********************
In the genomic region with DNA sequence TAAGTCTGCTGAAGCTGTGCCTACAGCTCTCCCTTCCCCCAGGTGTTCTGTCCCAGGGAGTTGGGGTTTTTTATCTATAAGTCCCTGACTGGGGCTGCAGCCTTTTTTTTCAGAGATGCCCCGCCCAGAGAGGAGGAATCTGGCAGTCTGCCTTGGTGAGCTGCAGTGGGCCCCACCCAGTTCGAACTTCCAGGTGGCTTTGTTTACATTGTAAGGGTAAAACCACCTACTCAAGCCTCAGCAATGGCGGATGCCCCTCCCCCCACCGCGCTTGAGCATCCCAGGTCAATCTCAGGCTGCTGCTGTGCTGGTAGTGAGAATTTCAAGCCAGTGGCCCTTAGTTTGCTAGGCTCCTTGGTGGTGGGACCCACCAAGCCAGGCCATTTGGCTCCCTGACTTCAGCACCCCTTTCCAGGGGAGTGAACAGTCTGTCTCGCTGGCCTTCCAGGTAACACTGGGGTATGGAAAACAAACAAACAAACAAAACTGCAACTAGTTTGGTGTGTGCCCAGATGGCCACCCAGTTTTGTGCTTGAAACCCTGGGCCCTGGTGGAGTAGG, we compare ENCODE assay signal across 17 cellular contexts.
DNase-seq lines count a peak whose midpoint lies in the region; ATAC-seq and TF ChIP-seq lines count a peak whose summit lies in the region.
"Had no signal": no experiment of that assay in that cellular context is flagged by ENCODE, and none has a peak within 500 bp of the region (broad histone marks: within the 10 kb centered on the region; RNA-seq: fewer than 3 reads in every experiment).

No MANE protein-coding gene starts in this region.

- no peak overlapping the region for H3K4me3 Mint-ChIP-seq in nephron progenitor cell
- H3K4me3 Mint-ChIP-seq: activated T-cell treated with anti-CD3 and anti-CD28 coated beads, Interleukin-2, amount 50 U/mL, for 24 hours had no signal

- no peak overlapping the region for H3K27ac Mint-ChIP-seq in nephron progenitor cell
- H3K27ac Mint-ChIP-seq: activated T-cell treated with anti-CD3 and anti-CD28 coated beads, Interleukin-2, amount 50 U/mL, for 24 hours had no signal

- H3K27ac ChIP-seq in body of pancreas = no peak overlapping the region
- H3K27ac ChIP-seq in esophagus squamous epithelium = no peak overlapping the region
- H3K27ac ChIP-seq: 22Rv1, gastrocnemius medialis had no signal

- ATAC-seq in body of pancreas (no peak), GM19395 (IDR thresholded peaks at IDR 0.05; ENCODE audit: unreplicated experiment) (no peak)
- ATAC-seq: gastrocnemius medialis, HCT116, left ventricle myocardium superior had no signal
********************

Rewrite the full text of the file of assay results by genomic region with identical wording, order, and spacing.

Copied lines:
In the genomic region with DNA sequence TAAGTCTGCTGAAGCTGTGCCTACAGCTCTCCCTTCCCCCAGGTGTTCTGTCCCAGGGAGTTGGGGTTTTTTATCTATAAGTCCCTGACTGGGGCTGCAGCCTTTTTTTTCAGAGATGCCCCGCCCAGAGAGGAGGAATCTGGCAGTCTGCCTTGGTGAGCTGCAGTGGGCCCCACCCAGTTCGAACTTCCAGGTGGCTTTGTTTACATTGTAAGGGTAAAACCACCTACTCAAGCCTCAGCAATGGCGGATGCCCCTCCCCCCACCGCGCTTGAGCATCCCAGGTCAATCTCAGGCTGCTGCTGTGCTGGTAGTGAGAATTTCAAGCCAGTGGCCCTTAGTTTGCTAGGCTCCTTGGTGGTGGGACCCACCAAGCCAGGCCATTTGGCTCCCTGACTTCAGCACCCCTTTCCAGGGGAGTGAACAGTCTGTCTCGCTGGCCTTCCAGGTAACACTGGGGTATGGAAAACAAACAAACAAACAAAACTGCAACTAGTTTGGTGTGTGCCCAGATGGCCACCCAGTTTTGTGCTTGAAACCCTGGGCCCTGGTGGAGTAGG, we compare ENCODE assay signal across 17 cellular contexts.
DNase-seq lines count a peak whose midpoint lies in the region; ATAC-seq and TF ChIP-seq lines count a peak whose summit lies in the region.
"Had no signal": no experiment of that assay in that cellular context is flagged by ENCODE, and none has a peak within 500 bp of the region (broad histone marks: within the 10 kb centered on the region; RNA-seq: fewer than 3 reads in every experiment).

No MANE protein-coding gene starts in this region.

- no peak overlapping the region for H3K4me3 Mint-ChIP-seq in nephron progenitor cell
- H3K4me3 Mint-ChIP-seq: activated T-cell treated with anti-CD3 and anti-CD28 coated beads, Interleukin-2, amount 50 U/mL, for 24 hours had no signal

- no peak overlapping the region for H3K27ac Mint-ChIP-seq in nephron progenitor cell
- H3K27ac Mint-ChIP-seq: activated T-cell treated with anti-CD3 and anti-CD28 coated beads, Interleukin-2, amount 50 U/mL, for 24 hours had no signal

- H3K27ac ChIP-seq in body of pancreas = no peak overlapping the region
- H3K27ac ChIP-seq in esophagus squamous epithelium = no peak overlapping the region
- H3K27ac ChIP-seq: 22Rv1, gastrocnemius medialis had no signal

- ATAC-seq in body of pancreas (no peak), GM19395 (IDR thresholded peaks at IDR 0.05; ENCODE audit: unreplicated experiment) (no peak)
- ATAC-seq: gastrocnemius medialis, HCT116, left ventricle myocardium superior had no signal